HOT TOPICS:  Top 10   |   Housing affordability  |  LVRs                                                       KEY RESOURCES:    Economic calendar   | Farms for sale

The comment stream

Recent comments

Reader poll

What is the single most important topic for you going into this year's election?


The Opening Bell: Where currencies start for Wednesday, February 27, 2013

Posted in Currencies

By Dan Bell

The NZD has been hammered overnight dropping to its lowest level since the first week of January.

The NZD/USD opens around 0.8250 after trading to a low of 0.8221 and has been one the weakest currencies overnight.

Political gridlock in Italy has sent markets into a fresh bout of risk aversion. Yields on Italian and Spanish bonds spiked overnight while most European stock markets were down 2%.

US markets turned positive after Fed Chairman Ben Bernanke said the US central bank would continue its bond-buying program, arguing that the benefits still outweigh the potential risks.

US stocks are up 0.64% as I write after a choppy session.

The NZD opens at 0.8064 AUD, 0.6327 EUR, 0.5459 GBP, 75.94 JPY, 0.8477 CAD.

On the local front we get NZ Trade Balance and Visitor Arrivals at 10:45am. From Australia we get Construction Work at 1:30pm.

Related Topics


To subscribe to our daily Currency Rate Sheet email, enter your email address here.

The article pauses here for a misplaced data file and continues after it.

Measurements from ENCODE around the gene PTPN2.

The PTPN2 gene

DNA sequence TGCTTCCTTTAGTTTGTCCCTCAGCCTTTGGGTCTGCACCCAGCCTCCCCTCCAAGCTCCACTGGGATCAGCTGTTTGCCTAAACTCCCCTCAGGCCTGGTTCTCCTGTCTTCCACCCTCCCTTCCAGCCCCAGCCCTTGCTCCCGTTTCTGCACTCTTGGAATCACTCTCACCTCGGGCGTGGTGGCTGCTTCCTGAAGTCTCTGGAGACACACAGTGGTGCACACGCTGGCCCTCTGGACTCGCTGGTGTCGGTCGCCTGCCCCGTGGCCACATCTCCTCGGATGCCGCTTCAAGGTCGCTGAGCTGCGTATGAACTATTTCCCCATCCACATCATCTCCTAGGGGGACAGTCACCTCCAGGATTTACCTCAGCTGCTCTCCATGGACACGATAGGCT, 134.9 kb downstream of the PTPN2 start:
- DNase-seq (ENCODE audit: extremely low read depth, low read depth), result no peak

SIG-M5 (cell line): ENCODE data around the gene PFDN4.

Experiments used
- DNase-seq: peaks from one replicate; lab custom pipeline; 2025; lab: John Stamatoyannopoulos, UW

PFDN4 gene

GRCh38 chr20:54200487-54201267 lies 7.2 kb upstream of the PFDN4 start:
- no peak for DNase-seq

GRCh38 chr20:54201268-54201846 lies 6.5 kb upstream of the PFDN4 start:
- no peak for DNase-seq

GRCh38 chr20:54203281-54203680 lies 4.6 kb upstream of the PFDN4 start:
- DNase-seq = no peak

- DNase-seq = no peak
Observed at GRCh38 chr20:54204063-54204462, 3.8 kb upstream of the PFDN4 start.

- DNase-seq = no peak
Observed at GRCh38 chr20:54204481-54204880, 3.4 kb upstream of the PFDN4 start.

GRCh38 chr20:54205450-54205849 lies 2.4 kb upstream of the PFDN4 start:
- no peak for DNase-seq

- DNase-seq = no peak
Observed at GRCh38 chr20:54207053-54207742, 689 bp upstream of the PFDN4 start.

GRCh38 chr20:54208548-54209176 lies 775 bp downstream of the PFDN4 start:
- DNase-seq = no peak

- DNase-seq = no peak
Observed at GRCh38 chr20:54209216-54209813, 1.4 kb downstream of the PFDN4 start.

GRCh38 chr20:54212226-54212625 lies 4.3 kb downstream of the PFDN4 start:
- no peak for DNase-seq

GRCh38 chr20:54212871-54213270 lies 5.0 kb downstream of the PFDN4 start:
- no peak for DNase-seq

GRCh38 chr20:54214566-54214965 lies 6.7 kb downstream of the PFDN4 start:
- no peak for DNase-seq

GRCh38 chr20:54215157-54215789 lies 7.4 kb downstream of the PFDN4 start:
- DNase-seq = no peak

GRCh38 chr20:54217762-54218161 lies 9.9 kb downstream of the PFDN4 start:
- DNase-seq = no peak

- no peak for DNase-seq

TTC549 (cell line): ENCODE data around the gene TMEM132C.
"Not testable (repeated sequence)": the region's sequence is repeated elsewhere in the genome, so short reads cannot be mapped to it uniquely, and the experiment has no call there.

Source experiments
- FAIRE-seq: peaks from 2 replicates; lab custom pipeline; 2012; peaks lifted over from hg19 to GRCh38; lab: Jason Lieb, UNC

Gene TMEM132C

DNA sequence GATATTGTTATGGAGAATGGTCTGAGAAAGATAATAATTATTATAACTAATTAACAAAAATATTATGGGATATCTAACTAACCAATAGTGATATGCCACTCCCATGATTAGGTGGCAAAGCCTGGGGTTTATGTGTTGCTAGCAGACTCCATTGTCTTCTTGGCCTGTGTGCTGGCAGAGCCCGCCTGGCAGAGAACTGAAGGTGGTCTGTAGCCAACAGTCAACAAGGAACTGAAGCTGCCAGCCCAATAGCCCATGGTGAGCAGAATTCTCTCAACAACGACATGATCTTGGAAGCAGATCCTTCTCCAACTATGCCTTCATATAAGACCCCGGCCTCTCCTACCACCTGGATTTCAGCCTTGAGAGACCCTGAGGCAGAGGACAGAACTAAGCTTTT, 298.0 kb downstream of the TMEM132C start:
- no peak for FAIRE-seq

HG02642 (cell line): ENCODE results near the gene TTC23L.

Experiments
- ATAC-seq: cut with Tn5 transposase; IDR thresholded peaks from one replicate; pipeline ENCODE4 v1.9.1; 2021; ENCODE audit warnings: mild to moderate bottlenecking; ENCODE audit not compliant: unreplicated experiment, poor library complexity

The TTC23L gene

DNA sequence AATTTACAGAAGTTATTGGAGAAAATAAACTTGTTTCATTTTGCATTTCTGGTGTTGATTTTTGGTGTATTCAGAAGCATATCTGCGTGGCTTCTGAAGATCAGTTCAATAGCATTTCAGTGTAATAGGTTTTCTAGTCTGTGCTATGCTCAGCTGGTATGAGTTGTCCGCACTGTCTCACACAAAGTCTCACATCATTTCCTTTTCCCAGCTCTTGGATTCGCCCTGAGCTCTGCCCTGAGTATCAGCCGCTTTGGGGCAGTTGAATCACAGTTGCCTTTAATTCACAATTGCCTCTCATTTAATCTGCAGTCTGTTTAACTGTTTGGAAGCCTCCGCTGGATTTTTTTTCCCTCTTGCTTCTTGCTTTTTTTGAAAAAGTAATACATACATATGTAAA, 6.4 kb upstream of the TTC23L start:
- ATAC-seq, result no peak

Dan Bell is the senior currency strategist at HiFX in Auckland. You can contact him here

We welcome your help to improve our coverage of this issue. Any examples or experiences to relate? Any links to other news, data or research to shed more light on this? Any insight or views on what might happen next or what should happen next? Any errors to correct?

We welcome your comments below. If you are not already registered, please register to comment in the box on the right or click on the "'Register" link at the bottom of the comments.

Remember we welcome robust, respectful and insightful debate. We don't welcome abusive or defamatory comments and will de-register those repeatedly making such comments. Our current Comment policy is here.


Bernanke says there may be

Bernanke says there may be ‘frothiness’ in some asset classes.